One day at work last month I read an excerpt from the book How to Live Well Without Owning a Car, by Chris Balish. I was intrigued, yet poor, so instead of buying the book, I checked to see if our local library had it.
They didn't, but our library gets mad props (do the kids still say that?) for pretty much buying any book (or TV show on DVD) any patron requests, so a few weeks later I had a brand new copy of the book waiting for me to pick up.
I like this book. It contains no earth-shattering information, but it helped clarify what I guess I already knew (which was why I read the excerpt in the first place): our car costs more in hassle than it provides in services.
We had a car when we got married, but it started to break regularly. Two months in a row we had to spend over $400 to repair it. I thought, "That's a new car payment." It didn't make sense to be making payments for an old car that was getting older when I could be paying the same amount of money for a new car. And when most auto manufacturers were offering zero percent interest (thanks, al Qaeda!), we bought a new car.
I realized soon after that we were paying for the car without paying ourselves for the depreciation. The best way to own a car, I guess, would be to buy it outright and then make monthly "payments" to myself to save for a new car when the current one broke. When I drove to Redlands for work and my employer gave me fifty cents per mile, it looked like I was making money, but really I was getting paid for the tiny bit of breaking my car had done on the trip, and if I was being honest, I would put that money aside.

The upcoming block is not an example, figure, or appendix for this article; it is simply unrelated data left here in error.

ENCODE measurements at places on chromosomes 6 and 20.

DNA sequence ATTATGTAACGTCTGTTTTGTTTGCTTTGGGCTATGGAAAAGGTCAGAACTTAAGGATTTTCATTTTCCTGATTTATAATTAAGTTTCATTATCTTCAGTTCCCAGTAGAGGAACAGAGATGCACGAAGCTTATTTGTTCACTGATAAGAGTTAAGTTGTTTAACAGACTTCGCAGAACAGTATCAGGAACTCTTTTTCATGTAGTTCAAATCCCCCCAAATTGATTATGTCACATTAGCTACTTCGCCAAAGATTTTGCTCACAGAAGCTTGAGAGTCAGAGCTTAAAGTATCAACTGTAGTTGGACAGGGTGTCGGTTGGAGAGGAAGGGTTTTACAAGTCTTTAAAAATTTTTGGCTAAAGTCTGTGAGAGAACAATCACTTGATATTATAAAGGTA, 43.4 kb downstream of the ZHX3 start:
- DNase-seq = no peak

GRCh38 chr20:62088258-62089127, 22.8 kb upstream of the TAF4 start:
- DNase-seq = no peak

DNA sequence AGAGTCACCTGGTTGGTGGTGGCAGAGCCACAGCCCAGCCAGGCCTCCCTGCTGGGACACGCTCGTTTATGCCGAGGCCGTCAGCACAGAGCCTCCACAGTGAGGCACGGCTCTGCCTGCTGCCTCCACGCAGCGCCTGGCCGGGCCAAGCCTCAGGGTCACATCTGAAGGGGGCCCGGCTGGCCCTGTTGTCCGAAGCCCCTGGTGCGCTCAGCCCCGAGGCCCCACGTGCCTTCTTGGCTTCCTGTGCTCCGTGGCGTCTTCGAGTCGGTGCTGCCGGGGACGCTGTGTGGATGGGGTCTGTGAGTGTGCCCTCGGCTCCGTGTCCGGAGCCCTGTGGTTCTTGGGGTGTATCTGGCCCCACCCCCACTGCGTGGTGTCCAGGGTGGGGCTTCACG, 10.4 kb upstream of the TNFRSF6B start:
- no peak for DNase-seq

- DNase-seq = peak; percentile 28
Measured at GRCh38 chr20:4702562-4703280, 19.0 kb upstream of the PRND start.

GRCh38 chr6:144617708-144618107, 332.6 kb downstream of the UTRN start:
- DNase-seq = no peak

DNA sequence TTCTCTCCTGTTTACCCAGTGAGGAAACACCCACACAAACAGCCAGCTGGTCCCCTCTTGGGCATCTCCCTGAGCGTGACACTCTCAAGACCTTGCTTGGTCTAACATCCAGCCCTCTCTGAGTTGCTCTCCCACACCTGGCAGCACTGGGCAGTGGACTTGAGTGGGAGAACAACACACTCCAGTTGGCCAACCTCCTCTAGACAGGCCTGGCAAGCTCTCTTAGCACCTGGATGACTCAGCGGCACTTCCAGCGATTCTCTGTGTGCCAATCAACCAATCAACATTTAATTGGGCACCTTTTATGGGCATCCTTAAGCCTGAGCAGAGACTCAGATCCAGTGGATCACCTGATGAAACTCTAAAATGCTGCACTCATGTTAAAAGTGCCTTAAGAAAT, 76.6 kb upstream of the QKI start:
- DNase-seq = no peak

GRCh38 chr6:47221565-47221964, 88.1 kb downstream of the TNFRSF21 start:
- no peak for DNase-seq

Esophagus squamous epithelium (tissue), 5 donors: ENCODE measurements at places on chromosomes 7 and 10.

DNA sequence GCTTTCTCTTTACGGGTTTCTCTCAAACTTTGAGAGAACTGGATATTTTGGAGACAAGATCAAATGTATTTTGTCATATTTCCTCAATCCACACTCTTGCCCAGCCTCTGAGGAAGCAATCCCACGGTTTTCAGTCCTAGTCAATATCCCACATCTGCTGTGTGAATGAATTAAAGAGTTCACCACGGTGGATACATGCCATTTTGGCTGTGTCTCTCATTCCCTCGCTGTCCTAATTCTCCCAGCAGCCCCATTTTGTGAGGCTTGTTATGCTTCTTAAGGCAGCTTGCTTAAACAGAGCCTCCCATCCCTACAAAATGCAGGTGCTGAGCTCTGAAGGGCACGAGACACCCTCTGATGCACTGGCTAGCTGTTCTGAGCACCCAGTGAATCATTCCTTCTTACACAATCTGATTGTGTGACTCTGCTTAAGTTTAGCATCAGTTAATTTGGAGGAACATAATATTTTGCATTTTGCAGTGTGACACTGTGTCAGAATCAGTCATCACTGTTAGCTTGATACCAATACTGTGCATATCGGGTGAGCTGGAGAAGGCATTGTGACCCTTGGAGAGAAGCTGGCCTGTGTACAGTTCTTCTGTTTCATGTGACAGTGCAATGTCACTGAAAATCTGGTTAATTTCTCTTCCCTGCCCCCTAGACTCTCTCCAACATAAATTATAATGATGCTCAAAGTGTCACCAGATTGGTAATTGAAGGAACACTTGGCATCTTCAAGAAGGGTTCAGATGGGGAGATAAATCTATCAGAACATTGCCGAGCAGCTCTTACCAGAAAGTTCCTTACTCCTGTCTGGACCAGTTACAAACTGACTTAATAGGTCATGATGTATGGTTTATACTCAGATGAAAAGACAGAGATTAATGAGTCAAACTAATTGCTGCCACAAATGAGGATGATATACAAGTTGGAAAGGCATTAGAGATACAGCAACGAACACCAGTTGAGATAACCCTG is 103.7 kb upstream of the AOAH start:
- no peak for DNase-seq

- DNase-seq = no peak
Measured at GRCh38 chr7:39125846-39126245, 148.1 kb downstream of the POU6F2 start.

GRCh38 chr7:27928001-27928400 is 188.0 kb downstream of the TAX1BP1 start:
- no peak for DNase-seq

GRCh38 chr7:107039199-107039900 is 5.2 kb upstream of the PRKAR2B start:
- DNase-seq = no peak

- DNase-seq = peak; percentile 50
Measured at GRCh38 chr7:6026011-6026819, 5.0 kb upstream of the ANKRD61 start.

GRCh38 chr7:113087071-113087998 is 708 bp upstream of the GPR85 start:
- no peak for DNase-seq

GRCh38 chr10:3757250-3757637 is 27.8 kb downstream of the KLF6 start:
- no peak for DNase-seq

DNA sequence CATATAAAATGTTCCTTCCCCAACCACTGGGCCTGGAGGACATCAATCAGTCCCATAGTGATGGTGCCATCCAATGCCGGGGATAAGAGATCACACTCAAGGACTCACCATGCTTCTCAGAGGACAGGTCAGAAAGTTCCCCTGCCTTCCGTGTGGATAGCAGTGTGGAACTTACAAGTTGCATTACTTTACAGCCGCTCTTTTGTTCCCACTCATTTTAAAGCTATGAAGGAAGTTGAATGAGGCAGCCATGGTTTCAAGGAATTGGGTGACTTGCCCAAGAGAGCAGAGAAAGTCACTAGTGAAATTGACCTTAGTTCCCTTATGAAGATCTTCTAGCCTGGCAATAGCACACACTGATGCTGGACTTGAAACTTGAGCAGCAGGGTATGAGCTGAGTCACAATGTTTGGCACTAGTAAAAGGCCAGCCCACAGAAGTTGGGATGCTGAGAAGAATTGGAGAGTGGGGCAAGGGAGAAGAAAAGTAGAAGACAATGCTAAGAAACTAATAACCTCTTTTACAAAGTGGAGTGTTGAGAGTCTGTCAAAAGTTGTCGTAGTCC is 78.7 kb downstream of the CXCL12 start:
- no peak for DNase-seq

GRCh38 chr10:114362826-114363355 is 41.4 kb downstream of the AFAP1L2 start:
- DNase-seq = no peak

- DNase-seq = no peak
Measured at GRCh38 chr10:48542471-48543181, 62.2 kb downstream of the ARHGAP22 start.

Anyway, when our car was paid off we still had car related expenses. There's only so much that can be done by changing driving habits. The best way to eliminate those expenses is to eliminate the car.
Needless to say, Persephone hates this idea. I've conceded that we won't do anything until at least next year, when we will (I hope) move to Washington, Pittsburgh, Philadelphia, New York, Boston, Saint Louis, or Chicago. (Persephone has a whole different set of worries about living in a big city. This is a woman who went to London basically by herself for a summer. Now she gets the shakes just driving to Topeka. Well, not quite, but sort of.)
Today while at work I was IMing Persephone (I told you, I do very little work) and sent her all kinds of information about Zipcar, a car sharing company that operates in most of the cities we could move to. She is interested in the idea, but not on board with the carfree lifestyle. At least not yet. If it's like everything else in our marriage, she'll eventually decide it's a good idea, but by then it will be too late because I will have heard for six months how much she hates it, so I'll keep saying to her, "You're angry with me for making you do this," and she'll keep saying to me, "No, I like the idea," and I'll keep saying to her, "No, I know you really hate it; you used to say so yourself."
The good news is that, on Balish's recommendation, I have the book Divorce Your Car! by Katie Alvord waiting for me to pick up at the university library. Maybe if I read enough of these books Persephone will pick up the salient points.